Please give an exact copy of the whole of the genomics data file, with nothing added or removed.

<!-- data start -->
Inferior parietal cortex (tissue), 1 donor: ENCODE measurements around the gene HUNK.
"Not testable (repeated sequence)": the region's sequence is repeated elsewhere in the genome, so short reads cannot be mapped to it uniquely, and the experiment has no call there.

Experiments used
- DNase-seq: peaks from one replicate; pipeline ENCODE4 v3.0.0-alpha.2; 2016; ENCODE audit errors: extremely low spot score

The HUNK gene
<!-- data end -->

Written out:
Inferior parietal cortex (tissue), 1 donor: ENCODE measurements around the gene HUNK.
"Not testable (repeated sequence)": the region's sequence is repeated elsewhere in the genome, so short reads cannot be mapped to it uniquely, and the experiment has no call there.

Experiments used
- DNase-seq: peaks from one replicate; pipeline ENCODE4 v3.0.0-alpha.2; 2016; ENCODE audit errors: extremely low spot score

The HUNK gene